From one of the videos I watched on the REDD site I looked up Pavan Sukhdev, the Deutsche Bank economist, which led me to The Economics of Ecosystems and Biodiversity (TEEB). In videos on this website I found some very concerning information which I feel shows a connection to Pharmaceutical  intrests in accessing the genetic material of these most biodiverse regions of our planet. Pavan Sukhdev specifically states that biodiversity ” includes the genetic material of species, because it is from that genetic material that we get medicines.” When asked what he wanted to see come out of the Cancun talks he said he wants to see negotiations for “access and benefit sharing” for bioprospectors. He makes no mention of those people being able to say  NO, that NO is an option too. They need to able to say “NO, we don’t want you taking genetic material from our collective heritage. It is not for sale.” That needs to be respected. According to the website TEEB:

aims to synthesize and present the latest ecological and economic knowledge to structure the evaluation of ecosystem services under different scenarios, and to recommend appropriate valuation methodologies for different contexts. It also aims to examine the  global economic costs of biodiversity loss and the costs and benefits of actions to reduce these losses.

So far as I can tell, since I have not read the report as yet, this reads to me that they are attempting to quantify biodiversity and the roles that biodiversity plays in the sytems of the planet. I  think that this means that a group of Indigenous people can make some income from this but also  if they needed to increase their use of an area there might be penalties. There is also a possibility that this might act to coerce Native populations to leverage their own biodiversity for credit or in a debt for nature swap scenario.  Are we not better off to focus on stabilizing the biodiversity in our own backyards by planting trees, growing more local food, and redesigning settlements to use much less non-renewable resources all-around, within the developed world? Is this just another level of domination by industrial countries assumptively trying to control more resources?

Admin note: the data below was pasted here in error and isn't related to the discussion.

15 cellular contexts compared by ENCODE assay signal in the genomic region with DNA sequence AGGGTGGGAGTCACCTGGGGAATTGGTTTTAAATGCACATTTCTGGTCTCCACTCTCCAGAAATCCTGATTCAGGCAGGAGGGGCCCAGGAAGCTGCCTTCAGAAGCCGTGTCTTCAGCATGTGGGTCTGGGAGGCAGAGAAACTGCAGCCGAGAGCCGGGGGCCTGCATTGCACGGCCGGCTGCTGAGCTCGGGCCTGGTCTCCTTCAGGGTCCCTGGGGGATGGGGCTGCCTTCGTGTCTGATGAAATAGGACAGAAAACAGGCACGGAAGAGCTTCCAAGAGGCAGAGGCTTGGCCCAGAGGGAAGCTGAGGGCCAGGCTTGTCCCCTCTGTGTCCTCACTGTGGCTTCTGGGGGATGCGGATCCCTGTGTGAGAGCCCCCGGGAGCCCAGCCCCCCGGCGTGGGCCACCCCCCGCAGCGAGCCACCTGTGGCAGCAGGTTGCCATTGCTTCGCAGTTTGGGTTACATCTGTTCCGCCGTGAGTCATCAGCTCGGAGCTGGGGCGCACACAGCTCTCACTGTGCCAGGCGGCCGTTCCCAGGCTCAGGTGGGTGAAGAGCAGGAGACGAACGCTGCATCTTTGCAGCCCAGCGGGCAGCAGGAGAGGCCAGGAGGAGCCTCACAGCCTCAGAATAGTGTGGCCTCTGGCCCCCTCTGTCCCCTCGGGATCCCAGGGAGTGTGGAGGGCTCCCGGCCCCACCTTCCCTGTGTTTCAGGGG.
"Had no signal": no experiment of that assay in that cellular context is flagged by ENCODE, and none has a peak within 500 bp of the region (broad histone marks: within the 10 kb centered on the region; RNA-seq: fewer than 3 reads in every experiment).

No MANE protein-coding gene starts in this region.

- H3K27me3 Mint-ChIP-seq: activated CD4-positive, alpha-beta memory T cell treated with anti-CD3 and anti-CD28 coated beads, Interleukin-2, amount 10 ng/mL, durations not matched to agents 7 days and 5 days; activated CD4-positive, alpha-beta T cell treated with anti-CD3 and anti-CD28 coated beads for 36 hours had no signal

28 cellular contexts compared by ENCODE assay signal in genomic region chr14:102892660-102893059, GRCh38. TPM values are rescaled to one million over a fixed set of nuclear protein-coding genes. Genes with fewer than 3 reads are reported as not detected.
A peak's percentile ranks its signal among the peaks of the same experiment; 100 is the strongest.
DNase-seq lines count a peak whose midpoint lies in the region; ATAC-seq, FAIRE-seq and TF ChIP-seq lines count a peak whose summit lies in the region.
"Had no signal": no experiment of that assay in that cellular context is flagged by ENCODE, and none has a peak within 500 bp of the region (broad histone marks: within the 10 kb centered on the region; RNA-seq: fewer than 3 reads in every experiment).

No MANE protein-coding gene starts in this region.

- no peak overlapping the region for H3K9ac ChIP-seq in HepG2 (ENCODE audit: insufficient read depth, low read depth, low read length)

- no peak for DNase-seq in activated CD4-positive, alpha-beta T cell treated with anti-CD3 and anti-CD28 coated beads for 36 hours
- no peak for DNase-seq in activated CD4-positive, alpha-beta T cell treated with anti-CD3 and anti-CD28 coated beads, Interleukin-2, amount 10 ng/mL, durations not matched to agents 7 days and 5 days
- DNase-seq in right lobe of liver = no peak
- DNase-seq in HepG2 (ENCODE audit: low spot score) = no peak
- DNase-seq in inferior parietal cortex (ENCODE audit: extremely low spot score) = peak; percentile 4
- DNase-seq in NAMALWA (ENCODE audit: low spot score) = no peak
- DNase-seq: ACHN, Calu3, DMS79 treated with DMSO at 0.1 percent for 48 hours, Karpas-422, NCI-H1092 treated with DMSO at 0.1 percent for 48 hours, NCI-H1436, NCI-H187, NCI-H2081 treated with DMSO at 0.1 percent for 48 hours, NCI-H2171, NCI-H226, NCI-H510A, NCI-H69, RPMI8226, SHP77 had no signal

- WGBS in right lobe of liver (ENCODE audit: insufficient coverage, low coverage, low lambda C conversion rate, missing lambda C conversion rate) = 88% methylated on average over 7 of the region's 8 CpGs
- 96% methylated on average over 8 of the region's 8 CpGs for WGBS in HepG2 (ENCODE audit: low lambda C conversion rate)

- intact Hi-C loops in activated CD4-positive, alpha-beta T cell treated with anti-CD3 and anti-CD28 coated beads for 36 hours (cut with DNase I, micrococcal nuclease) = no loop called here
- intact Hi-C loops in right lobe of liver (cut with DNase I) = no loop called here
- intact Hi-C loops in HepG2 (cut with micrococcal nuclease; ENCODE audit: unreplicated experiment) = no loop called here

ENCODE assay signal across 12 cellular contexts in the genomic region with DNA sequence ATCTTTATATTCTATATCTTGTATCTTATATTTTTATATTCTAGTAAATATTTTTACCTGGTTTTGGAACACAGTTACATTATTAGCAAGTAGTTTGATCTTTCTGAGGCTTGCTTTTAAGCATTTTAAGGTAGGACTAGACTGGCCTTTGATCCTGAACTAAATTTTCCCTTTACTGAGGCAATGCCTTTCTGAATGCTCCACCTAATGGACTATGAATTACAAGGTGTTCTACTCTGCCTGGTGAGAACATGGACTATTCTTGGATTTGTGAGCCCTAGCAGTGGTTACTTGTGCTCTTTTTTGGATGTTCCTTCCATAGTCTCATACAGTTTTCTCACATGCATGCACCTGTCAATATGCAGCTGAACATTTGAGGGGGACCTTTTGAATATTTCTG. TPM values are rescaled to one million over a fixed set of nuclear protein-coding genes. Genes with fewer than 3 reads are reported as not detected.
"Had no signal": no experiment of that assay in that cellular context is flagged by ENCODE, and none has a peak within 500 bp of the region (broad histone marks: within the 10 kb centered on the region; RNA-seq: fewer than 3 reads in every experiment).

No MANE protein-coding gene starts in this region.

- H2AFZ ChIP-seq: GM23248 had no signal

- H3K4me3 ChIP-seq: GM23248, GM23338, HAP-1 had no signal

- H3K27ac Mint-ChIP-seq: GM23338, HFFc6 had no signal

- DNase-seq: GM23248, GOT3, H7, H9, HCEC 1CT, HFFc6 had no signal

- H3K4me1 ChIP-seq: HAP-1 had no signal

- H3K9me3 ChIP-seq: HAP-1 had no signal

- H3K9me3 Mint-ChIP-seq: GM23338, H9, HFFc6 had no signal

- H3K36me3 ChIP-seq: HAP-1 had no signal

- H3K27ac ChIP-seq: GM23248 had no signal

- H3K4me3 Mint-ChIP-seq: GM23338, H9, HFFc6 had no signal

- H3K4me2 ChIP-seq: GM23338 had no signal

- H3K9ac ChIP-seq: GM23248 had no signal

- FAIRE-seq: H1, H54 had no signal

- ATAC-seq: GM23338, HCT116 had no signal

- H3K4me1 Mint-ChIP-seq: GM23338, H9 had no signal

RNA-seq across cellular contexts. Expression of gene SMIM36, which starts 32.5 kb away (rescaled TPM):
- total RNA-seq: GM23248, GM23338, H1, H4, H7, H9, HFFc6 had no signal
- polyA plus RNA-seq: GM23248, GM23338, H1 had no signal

From “Traditional Ecological Knowledge and Natural Resource Management” by Charles R. Menzies

There are at least nine categories of traditional resources/indigenous intellectual property that can be identified which a people or community may wish to protect:

1. Sacred Property (images, sounds, knowledge, material culture, or anything that is deemed sacred and thereby, not for commercialization);

2. Knowledge of current use, previous use, or potential use of plant and animal species, as well as soils and minerals, known to the cultural group;

3. Knowledge of preparation, processing, and storage of useful species;

4. Knowledge of formulations involveing more than one ingredient;

5. Knowledge of individual species (planting methods, management practices, selection criteria, and so on);

6. Knowledge of ecosystem conservation (that protects the environment or may itself be of commercial value);

7. Genetic resources that originate (or originated) on indigenous lands and territories;

8. Cultural heritage (images, sounds, crafts, arts, performances); and

9. Classificatory systems of knowledge.

(from Safeguarding Traditional Resource Rights by Darrell A. Posey)